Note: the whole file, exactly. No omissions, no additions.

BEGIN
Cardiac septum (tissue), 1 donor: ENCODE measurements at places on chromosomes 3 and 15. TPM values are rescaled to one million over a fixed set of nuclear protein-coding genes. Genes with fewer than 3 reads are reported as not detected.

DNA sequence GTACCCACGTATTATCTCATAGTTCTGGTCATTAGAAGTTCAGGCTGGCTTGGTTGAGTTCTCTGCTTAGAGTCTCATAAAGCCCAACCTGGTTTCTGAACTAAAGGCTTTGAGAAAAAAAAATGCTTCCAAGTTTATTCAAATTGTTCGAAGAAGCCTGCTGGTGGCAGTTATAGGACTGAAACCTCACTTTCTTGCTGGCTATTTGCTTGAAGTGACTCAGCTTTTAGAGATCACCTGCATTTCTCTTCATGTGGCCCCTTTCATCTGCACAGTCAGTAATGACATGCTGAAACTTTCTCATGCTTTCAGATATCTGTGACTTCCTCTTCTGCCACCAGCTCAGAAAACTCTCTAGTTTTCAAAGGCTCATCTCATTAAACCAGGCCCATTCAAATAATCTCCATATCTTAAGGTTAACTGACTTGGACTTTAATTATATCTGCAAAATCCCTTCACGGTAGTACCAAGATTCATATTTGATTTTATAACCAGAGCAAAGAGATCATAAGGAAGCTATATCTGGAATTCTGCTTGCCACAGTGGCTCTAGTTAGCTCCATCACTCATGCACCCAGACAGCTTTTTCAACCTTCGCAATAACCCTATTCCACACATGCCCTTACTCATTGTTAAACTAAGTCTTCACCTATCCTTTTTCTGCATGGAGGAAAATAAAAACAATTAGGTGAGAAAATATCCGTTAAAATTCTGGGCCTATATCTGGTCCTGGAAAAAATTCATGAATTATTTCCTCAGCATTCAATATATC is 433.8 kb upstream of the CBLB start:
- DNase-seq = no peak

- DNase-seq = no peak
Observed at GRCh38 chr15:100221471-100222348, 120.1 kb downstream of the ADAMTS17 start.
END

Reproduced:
Cardiac septum (tissue), 1 donor: ENCODE measurements at places on chromosomes 3 and 15. TPM values are rescaled to one million over a fixed set of nuclear protein-coding genes. Genes with fewer than 3 reads are reported as not detected.

DNA sequence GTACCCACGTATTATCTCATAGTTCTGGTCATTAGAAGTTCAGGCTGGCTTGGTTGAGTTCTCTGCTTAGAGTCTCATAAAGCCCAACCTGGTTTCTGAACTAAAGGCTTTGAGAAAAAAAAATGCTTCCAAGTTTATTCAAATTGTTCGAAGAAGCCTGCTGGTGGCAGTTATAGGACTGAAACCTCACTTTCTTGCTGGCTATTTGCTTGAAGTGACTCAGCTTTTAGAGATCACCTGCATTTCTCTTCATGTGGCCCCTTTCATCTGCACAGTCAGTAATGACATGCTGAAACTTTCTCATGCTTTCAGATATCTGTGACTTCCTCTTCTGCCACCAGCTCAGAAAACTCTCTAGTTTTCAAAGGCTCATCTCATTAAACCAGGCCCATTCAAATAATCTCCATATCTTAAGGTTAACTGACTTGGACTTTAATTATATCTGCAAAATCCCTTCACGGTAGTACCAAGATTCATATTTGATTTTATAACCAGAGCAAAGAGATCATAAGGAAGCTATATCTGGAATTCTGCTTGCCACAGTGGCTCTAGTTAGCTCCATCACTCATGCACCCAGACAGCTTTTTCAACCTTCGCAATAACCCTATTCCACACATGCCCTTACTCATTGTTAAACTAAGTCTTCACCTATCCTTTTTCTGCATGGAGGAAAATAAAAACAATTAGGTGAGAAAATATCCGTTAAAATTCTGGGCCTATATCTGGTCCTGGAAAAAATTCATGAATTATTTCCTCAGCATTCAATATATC is 433.8 kb upstream of the CBLB start:
- DNase-seq = no peak

- DNase-seq = no peak
Observed at GRCh38 chr15:100221471-100222348, 120.1 kb downstream of the ADAMTS17 start.